9, x 2:93). commitment
Similarly to the affective dimension, teachers normative commitment levels to the
focuses of work group (item 19, x 2:94) and to the school in which they work (item focuses
18, x 2:94; item 20, x 2:99) are not very high. However, their normative comitment
levels to this profession are high (item 21, x 3:72).
429
Gender
According to the t-test (take in Table I) results (which has been made between males
n 682; 69.4 percent and females: n 301, 30.6 percent): Female teachers affective
commitment levels to the focuses of teaching profession (item 1, x 3:85 . x 3:52),
in relation with this profession, their retrospective rationality (item 6, x 3:57 .
x 3:06) and perceptions of person-job fit (item 7, x 3:66 . x 3:33) levels are
higher than males. So it can be said that females like teaching profession and they find
this profession more compatible to their personalities than males.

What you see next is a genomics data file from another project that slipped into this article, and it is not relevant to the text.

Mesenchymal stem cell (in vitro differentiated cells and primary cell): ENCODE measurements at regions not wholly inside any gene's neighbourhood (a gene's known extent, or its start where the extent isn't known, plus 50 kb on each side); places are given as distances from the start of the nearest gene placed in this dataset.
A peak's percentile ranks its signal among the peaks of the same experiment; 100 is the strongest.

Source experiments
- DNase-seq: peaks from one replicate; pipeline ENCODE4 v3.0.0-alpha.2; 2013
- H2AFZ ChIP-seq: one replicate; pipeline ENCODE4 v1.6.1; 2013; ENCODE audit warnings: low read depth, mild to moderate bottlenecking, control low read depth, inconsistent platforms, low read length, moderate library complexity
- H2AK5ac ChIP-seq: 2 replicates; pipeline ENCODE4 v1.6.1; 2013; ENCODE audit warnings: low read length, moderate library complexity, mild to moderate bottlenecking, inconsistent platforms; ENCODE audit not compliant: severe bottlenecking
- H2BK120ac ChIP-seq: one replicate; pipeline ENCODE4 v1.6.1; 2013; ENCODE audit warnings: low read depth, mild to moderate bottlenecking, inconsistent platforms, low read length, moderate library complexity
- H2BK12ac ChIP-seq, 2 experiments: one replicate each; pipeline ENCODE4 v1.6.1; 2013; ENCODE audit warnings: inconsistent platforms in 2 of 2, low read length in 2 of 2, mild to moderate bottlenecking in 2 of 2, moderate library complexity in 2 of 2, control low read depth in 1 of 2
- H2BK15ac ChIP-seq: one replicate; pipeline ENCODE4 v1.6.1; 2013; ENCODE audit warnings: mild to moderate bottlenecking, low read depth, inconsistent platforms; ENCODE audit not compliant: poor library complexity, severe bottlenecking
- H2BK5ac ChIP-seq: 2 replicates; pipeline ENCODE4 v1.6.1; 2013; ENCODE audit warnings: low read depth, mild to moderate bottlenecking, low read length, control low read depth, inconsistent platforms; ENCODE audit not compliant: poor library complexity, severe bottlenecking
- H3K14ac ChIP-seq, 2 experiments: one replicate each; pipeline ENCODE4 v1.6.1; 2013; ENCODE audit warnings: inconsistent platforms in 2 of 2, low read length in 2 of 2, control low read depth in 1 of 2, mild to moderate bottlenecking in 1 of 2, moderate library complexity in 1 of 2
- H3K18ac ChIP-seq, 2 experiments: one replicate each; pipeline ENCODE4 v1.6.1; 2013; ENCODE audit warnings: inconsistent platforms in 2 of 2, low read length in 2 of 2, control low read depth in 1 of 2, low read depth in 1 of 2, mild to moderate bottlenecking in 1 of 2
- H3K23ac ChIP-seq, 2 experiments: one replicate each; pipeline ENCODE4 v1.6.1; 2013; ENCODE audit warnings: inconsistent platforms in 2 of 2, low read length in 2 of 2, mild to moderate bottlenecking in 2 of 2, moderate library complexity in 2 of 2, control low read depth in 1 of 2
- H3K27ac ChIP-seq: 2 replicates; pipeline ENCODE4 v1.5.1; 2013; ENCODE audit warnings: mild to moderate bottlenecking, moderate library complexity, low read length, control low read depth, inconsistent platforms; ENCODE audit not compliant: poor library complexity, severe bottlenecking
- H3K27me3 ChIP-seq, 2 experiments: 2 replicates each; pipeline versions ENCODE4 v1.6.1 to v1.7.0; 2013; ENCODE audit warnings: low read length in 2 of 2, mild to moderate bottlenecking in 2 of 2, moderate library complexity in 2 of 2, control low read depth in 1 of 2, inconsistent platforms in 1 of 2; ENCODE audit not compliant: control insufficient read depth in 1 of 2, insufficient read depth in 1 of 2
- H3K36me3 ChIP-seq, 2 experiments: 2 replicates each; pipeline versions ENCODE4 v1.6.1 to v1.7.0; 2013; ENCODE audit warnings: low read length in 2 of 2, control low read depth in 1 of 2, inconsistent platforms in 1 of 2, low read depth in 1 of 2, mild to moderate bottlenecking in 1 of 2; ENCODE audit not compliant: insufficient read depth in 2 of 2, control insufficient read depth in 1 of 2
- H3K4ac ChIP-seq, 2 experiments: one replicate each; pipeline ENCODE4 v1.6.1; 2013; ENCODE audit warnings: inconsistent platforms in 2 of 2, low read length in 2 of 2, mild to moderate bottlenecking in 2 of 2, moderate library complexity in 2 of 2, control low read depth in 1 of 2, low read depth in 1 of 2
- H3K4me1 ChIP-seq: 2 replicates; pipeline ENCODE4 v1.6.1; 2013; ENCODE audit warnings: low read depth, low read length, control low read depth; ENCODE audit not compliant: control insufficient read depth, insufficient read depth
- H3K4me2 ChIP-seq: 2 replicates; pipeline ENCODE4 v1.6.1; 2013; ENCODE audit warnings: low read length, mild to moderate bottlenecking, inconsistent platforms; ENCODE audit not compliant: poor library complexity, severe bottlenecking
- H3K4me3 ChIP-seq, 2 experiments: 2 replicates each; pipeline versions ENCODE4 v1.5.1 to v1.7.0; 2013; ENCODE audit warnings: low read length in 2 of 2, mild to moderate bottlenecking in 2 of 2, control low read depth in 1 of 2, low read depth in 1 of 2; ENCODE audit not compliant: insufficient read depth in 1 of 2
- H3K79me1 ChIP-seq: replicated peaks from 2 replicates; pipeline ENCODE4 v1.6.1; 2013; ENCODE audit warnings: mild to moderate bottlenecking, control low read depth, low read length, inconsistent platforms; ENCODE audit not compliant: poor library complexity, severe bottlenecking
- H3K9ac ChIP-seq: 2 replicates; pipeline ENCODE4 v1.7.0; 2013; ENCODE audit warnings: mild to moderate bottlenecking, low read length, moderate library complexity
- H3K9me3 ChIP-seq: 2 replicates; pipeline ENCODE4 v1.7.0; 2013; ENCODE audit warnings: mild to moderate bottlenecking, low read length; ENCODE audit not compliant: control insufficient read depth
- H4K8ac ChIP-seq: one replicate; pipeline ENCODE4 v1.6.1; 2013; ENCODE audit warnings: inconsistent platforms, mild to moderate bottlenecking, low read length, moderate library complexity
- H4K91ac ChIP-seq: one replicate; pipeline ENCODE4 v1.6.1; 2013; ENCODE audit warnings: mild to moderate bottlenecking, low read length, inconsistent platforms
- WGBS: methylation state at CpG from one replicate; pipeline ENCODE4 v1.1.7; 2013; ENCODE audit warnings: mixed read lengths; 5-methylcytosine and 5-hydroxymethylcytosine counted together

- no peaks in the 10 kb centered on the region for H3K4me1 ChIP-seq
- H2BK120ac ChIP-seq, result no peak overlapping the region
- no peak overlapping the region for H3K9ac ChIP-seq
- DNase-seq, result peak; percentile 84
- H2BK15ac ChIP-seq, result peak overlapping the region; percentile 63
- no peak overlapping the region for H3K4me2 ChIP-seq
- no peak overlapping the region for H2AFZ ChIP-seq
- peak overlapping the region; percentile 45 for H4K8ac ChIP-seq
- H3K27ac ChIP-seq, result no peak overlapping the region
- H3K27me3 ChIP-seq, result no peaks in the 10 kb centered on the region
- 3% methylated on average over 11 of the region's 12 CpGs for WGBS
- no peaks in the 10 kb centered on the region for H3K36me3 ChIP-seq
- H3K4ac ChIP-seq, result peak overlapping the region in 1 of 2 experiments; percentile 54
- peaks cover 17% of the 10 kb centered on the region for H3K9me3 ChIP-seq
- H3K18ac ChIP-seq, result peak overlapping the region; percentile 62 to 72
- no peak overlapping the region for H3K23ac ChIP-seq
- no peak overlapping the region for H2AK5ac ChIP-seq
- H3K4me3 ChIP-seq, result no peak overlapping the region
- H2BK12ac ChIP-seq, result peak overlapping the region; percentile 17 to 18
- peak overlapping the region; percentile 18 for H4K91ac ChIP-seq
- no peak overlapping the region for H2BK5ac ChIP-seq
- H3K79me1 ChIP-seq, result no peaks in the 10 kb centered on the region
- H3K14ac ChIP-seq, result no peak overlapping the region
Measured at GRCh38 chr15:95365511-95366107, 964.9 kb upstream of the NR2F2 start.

Female teachers continuance commitment levels to the teaching profession are
higher because they find it more difficult to quit this profession (item 8, x 3:88 .
x 3:59). However, female teachers continuance commitment levels to the school in
which they work are lower because they percept their investments on the school as less
than males (item 12, x 2:48 , x 2:79). Females burden of outside school
responsibilities (family, child care etc.) that prevent them to make more investments
(time or effort) in the school can explain this finding.
While female teachers are more normatively committed to the focus of teaching
profession (item 15, x 1; 86 , x 2:35 [reversed]; item 16, x 2:50 , x 3:06
[reversed]; item 21, x 3:96 . x 3:62), male teachers normative commitment levels
to the focus of work group are more than females (item 19, x 3:06 . x 2:59). This
may connote females integration problem with their work group which is dominated
by males.

Marital status
According to the t-test (see Table II) results (which has been made between married
n 781, 79.5 percent and unmarried: n 202, 20,5 percent teachers): The married
teachers affective commitment levels to the teaching profession are less than
unmarried ones (item 3, x 4:31 . x 4:07). This may stem from the weakening of